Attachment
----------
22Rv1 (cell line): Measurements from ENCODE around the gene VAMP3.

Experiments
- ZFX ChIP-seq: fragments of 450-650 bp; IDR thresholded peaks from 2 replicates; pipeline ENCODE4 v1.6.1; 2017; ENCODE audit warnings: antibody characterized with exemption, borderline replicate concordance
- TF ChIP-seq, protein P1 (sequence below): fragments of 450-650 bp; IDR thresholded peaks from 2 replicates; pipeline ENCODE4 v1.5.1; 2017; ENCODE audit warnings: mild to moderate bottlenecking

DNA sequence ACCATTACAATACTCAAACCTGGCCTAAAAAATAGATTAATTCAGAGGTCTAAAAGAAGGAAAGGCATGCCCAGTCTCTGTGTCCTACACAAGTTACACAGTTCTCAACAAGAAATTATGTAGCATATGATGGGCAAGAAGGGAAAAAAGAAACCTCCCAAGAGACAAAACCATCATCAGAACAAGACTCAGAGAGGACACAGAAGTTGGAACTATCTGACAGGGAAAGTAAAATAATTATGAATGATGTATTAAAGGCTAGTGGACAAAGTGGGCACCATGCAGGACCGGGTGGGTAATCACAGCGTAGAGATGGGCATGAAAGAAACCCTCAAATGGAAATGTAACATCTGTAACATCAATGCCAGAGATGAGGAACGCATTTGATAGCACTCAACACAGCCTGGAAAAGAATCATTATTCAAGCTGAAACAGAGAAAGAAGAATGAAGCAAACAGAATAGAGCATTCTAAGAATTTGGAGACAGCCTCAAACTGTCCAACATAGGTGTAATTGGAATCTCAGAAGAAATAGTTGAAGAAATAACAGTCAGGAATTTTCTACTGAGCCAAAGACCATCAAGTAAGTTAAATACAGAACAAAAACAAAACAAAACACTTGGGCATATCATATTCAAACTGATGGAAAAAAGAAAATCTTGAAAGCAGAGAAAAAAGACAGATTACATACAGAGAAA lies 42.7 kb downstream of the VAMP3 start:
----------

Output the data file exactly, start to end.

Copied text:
22Rv1 (cell line): Measurements from ENCODE around the gene VAMP3.

Experiments
- ZFX ChIP-seq: fragments of 450-650 bp; IDR thresholded peaks from 2 replicates; pipeline ENCODE4 v1.6.1; 2017; ENCODE audit warnings: antibody characterized with exemption, borderline replicate concordance
- TF ChIP-seq, protein P1 (sequence below): fragments of 450-650 bp; IDR thresholded peaks from 2 replicates; pipeline ENCODE4 v1.5.1; 2017; ENCODE audit warnings: mild to moderate bottlenecking

DNA sequence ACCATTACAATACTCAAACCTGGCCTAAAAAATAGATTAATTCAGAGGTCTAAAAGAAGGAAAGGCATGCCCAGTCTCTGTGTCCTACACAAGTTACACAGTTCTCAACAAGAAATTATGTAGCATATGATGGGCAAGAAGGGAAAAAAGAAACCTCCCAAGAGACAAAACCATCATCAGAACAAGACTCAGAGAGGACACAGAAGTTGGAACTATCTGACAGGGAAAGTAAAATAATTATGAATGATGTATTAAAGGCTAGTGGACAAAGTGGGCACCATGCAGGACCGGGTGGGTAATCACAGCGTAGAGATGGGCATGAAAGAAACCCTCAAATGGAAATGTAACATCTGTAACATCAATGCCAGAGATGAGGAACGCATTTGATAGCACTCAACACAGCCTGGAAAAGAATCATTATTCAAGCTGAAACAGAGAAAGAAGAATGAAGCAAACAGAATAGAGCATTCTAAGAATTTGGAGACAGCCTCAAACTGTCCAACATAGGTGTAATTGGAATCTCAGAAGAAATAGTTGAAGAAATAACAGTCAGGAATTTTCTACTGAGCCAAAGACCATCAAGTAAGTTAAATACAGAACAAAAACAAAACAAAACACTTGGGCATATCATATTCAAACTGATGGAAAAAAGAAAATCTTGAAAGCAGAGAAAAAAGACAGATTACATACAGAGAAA lies 42.7 kb downstream of the VAMP3 start: